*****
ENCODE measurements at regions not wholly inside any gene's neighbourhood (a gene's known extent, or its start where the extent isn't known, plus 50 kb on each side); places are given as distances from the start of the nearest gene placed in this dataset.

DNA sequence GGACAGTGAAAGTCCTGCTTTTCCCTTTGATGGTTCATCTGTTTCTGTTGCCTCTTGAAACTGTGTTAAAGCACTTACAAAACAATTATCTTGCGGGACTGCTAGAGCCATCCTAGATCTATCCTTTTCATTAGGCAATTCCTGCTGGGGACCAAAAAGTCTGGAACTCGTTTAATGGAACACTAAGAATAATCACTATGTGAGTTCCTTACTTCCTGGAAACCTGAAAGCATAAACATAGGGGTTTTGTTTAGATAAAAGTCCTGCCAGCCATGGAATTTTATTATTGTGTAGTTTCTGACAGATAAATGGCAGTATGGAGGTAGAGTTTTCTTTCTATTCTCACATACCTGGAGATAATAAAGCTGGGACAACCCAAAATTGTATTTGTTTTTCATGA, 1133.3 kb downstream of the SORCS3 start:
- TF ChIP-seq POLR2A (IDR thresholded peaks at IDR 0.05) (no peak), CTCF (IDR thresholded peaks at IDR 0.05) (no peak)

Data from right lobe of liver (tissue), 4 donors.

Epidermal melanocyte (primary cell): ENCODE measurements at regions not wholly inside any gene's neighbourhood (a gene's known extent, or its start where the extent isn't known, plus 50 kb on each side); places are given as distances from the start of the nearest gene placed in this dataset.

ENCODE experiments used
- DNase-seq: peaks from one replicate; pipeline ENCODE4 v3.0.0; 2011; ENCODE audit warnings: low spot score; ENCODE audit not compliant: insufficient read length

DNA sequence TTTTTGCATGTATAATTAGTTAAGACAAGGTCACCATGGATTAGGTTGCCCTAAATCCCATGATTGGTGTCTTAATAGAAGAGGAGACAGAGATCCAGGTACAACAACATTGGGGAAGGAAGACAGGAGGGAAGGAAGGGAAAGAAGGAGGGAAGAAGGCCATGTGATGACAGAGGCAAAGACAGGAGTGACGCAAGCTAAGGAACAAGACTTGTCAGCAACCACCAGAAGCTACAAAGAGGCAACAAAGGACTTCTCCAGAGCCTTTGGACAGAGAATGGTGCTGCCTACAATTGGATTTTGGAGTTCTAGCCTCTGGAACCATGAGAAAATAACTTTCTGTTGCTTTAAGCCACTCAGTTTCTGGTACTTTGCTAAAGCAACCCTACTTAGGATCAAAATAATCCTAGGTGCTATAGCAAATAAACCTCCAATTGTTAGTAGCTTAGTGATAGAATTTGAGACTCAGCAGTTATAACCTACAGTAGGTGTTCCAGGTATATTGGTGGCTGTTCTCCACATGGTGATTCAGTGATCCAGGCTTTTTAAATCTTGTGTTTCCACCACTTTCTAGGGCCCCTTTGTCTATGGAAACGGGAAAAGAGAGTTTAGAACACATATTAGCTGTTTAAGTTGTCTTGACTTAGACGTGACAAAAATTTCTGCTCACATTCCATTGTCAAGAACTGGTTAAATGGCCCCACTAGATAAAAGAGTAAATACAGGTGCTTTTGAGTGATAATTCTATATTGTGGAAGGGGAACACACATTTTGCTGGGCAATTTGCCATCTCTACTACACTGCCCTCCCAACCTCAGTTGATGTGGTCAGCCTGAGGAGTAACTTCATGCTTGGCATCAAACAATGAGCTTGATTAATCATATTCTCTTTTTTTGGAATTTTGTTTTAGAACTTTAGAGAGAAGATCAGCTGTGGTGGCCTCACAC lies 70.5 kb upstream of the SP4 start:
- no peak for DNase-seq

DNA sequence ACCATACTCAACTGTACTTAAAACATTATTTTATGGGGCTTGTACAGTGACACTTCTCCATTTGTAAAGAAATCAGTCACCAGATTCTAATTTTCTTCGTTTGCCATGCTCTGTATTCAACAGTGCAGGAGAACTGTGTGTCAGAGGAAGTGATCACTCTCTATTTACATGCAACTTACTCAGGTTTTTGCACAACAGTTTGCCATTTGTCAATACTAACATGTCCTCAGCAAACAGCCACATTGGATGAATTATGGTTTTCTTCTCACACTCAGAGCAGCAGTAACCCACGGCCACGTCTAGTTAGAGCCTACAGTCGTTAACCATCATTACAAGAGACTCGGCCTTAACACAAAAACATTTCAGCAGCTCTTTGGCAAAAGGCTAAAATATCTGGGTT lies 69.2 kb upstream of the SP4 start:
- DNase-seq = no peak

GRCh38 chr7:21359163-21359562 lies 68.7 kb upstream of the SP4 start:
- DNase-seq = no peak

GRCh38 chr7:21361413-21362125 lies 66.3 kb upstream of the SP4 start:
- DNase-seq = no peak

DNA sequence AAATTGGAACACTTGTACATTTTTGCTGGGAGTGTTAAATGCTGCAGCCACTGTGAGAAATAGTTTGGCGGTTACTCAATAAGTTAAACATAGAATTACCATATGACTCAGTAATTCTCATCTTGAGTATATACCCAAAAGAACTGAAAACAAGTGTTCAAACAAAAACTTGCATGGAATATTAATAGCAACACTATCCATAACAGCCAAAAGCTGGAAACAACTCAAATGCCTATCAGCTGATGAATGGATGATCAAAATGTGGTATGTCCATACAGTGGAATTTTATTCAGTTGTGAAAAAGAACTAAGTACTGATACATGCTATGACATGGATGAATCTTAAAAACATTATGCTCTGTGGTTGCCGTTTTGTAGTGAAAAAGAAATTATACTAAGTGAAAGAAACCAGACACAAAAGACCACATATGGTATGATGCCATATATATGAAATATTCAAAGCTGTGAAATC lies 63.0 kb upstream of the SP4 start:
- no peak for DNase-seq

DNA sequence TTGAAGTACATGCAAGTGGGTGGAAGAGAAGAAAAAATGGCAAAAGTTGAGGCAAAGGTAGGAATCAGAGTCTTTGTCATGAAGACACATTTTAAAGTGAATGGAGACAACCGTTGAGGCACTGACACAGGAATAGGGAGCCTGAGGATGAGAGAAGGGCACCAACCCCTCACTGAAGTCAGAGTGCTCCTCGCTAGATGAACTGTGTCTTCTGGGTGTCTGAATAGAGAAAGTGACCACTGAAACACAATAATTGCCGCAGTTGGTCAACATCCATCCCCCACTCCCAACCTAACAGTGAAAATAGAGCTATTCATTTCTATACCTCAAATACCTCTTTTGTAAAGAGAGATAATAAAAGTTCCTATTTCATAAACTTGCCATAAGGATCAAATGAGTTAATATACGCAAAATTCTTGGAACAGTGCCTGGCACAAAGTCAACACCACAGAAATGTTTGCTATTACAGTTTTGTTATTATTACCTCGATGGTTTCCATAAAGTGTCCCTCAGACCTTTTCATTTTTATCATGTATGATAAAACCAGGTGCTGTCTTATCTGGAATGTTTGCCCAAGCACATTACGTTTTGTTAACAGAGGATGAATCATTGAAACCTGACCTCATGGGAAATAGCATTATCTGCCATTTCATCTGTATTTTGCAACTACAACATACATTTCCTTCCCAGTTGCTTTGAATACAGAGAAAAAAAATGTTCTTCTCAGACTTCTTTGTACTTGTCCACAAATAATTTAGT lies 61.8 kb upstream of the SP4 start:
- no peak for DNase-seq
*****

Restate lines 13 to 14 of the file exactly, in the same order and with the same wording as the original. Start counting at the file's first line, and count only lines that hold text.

- DNase-seq = no peak

GRCh38 chr7:21361413-21362125 lies 66.3 kb upstream of the SP4 start: